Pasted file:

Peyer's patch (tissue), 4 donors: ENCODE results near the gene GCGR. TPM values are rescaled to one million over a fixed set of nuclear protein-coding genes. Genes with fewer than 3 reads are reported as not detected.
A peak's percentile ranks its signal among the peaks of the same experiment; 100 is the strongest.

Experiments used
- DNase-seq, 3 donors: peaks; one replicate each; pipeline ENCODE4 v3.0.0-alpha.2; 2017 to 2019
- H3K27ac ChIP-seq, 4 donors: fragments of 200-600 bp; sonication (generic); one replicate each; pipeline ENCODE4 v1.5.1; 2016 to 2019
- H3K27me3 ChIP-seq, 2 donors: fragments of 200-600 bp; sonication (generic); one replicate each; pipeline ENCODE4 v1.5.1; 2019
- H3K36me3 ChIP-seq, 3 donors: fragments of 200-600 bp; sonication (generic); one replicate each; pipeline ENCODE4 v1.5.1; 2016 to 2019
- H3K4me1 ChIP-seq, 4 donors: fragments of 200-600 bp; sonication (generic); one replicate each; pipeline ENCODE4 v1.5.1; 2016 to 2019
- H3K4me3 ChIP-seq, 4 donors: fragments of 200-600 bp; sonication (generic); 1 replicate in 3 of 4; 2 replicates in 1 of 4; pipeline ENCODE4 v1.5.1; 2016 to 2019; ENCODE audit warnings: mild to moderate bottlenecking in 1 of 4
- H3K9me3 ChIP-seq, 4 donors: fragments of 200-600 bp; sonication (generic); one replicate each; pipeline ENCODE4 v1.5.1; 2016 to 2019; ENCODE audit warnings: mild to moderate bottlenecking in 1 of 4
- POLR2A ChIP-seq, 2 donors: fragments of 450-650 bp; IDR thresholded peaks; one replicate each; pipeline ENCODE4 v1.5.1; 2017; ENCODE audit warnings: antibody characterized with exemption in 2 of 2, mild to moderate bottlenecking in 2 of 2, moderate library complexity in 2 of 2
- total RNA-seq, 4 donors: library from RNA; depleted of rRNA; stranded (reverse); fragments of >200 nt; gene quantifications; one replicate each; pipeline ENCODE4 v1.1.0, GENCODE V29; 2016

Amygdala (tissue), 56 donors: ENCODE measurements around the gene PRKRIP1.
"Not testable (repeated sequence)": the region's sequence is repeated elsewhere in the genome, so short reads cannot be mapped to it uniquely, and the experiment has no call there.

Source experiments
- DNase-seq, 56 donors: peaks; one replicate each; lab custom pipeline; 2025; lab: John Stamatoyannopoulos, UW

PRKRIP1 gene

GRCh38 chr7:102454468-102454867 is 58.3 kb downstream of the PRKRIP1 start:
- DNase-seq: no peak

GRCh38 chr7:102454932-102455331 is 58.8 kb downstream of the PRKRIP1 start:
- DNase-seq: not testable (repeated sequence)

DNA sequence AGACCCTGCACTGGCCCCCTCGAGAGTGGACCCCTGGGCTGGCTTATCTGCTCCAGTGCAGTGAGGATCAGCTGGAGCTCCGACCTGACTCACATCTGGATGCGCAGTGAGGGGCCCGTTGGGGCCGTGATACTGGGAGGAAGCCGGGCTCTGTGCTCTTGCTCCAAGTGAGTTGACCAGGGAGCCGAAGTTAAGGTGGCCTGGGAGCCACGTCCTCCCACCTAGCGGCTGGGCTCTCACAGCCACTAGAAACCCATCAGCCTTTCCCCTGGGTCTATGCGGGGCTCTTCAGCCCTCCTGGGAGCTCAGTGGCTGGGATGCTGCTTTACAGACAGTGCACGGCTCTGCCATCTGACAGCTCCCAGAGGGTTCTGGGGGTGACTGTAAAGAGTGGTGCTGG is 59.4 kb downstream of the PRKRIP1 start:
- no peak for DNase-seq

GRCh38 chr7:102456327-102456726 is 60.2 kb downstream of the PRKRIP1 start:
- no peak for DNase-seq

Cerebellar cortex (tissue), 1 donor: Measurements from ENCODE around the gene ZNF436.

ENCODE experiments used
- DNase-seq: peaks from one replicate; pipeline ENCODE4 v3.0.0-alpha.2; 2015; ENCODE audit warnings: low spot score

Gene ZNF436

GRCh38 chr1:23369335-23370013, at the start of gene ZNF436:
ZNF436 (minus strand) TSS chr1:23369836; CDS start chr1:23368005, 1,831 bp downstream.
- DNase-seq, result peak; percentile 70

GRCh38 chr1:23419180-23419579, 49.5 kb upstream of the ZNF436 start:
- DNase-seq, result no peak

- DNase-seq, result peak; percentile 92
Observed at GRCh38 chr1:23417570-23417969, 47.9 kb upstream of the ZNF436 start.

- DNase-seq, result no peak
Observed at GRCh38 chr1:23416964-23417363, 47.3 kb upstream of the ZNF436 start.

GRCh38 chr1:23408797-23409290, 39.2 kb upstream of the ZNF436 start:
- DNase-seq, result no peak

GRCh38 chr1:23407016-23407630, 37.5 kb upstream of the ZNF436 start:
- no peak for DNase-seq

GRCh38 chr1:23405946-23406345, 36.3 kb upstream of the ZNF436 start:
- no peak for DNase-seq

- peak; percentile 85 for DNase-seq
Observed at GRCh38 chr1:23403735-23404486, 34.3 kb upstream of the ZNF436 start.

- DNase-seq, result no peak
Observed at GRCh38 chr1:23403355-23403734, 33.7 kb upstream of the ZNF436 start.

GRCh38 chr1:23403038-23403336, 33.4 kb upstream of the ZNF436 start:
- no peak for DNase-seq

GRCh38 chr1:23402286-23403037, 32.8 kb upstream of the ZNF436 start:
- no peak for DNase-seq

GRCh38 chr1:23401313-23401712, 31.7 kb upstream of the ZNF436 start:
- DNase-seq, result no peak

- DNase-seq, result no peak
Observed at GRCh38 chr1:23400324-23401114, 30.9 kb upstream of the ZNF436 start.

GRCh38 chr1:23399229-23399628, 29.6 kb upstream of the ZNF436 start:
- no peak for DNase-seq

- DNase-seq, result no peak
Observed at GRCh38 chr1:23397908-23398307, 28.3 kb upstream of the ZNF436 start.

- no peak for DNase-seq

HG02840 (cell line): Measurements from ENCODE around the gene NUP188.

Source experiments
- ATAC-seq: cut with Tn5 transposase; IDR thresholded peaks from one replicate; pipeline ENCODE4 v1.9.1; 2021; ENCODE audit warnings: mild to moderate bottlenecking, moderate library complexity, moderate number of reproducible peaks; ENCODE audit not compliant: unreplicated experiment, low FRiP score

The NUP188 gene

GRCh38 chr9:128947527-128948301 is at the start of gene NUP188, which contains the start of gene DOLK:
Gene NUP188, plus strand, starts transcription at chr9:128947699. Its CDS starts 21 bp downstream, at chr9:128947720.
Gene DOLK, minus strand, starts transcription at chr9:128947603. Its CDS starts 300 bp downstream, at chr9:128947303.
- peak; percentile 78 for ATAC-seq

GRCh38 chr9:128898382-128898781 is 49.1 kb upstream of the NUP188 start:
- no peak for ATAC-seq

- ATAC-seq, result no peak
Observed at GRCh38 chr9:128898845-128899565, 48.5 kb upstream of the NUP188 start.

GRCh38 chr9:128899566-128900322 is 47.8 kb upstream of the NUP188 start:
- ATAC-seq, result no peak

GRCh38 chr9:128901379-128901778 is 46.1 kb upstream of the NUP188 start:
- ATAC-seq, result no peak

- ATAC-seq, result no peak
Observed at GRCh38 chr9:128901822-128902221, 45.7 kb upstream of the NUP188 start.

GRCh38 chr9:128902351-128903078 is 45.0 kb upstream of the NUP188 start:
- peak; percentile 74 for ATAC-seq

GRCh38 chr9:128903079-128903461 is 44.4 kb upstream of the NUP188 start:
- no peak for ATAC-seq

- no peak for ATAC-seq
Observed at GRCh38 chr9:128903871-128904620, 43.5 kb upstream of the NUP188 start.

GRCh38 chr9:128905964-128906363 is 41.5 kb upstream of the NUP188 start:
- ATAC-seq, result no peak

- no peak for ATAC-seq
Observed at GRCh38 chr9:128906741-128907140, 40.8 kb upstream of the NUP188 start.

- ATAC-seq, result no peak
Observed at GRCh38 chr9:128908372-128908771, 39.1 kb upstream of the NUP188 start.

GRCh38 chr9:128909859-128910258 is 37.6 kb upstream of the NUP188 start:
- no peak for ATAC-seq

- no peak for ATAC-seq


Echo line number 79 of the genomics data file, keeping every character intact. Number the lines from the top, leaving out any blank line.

Observed at GRCh38 chr9:128901822-128902221, 45.7 kb upstream of the NUP188 start.